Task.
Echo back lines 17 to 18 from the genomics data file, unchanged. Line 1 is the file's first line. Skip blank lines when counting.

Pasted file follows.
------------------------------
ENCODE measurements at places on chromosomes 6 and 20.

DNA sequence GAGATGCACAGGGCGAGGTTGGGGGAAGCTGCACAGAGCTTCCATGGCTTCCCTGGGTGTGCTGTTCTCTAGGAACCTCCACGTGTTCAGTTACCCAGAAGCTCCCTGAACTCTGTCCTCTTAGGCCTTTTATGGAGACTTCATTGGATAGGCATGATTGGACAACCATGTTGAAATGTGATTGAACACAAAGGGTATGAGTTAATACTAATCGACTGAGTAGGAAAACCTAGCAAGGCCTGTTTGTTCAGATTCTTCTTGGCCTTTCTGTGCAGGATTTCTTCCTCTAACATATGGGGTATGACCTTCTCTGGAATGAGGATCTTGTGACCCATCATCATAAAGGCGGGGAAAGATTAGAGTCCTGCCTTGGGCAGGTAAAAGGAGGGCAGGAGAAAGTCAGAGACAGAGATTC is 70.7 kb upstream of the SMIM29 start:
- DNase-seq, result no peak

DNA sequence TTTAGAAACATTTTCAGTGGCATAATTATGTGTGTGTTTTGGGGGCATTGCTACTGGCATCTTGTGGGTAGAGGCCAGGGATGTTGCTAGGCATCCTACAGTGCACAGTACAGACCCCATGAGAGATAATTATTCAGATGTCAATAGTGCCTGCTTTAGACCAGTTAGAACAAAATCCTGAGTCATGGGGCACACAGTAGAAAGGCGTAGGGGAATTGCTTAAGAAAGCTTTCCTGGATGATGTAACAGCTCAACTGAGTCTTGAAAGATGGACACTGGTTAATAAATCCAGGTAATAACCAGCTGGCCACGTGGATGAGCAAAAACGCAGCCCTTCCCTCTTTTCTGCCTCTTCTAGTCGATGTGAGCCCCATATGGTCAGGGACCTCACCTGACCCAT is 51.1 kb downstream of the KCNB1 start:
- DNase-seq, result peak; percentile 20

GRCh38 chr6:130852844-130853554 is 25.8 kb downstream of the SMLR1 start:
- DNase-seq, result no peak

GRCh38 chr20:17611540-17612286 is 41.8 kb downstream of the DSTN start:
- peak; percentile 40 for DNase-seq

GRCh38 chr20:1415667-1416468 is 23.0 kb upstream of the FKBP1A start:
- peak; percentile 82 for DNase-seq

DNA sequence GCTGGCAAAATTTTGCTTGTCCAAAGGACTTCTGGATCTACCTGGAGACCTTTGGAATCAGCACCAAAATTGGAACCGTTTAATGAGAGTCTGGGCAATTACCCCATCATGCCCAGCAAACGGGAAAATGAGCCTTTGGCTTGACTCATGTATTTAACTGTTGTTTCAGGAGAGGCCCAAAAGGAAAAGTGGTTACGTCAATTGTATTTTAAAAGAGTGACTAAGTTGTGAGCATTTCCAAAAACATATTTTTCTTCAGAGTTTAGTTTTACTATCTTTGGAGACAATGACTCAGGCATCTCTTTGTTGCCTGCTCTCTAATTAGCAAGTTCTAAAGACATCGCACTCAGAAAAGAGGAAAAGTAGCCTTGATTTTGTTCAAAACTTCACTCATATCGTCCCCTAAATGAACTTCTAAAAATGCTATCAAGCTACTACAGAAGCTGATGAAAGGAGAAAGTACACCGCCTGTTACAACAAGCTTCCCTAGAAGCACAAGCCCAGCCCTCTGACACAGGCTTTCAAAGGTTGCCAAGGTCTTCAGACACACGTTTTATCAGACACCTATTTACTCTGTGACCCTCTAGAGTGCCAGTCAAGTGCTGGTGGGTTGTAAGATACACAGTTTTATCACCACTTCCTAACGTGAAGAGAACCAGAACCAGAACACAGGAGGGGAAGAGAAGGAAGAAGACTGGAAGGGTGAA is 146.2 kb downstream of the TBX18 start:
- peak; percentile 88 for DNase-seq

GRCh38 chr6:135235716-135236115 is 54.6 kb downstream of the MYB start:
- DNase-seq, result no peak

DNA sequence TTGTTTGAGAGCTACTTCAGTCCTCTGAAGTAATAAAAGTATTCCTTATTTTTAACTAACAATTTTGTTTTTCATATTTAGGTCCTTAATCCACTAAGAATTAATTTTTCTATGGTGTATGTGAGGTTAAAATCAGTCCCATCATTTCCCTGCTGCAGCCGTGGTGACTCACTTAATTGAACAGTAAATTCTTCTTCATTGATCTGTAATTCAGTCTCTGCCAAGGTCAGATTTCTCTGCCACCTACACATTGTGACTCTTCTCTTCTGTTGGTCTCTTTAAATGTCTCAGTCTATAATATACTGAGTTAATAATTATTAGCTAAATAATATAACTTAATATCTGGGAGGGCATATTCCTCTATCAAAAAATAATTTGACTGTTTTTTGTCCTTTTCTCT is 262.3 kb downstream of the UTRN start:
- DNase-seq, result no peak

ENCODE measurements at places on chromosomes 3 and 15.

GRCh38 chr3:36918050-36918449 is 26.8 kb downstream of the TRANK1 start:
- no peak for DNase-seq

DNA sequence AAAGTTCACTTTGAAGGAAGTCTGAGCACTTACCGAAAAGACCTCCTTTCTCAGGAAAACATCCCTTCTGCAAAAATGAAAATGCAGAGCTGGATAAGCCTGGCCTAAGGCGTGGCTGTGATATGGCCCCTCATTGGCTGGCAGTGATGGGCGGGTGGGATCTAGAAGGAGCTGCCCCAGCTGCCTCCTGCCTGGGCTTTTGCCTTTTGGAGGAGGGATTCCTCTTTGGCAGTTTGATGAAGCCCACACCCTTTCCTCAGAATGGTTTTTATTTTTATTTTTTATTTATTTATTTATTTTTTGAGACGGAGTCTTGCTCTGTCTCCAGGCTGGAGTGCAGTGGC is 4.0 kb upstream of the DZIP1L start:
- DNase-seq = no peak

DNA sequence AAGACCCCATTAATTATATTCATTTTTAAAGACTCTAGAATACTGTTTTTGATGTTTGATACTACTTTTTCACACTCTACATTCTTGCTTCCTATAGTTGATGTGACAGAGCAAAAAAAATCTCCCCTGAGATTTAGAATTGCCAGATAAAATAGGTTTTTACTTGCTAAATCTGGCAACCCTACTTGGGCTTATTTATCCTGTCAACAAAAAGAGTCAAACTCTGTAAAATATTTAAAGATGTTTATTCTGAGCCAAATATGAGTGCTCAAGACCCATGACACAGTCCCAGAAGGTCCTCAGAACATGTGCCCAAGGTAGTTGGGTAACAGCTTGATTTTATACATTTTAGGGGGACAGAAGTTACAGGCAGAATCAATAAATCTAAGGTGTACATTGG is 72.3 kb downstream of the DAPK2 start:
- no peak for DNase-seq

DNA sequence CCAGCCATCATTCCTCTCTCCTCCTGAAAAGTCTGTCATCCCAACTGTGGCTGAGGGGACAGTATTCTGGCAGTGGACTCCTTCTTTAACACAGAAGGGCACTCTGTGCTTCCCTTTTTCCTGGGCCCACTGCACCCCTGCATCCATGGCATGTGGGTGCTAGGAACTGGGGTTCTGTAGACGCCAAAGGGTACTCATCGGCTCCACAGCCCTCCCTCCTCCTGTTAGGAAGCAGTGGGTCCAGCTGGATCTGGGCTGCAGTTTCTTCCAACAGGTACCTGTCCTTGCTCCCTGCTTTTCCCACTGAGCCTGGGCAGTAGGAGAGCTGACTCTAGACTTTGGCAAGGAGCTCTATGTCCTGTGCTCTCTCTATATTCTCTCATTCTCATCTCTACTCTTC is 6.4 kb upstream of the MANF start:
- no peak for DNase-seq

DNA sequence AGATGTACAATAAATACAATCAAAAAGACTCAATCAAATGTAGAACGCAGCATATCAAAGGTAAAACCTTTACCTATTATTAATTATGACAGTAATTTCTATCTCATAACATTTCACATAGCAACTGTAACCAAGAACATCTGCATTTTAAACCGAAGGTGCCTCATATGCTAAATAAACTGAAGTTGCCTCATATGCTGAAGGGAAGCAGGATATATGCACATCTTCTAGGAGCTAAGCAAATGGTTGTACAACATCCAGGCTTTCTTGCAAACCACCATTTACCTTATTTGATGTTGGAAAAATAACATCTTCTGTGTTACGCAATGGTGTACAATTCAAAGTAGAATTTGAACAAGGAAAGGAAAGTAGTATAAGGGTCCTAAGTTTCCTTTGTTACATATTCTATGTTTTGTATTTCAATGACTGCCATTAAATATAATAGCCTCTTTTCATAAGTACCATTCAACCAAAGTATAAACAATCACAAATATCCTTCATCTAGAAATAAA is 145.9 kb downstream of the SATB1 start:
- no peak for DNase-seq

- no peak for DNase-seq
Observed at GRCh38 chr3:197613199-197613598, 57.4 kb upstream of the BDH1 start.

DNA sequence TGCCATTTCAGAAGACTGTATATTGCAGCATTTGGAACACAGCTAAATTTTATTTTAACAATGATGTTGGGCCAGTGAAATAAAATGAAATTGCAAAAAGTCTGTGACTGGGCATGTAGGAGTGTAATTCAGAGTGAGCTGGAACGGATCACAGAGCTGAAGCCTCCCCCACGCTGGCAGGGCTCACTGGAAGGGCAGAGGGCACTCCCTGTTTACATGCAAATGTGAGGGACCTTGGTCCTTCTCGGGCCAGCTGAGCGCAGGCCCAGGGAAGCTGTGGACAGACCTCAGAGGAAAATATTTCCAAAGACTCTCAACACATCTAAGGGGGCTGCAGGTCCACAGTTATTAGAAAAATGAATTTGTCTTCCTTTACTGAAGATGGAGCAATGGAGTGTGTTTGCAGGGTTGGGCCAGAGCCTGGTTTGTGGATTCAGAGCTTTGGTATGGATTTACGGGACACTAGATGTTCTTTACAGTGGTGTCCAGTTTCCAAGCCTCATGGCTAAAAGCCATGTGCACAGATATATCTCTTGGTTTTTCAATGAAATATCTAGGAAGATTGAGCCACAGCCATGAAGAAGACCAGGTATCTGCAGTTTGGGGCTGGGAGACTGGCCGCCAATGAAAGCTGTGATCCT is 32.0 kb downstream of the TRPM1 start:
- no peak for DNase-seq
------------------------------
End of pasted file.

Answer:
- DNase-seq, result no peak

ENCODE measurements at places on chromosomes 3 and 15.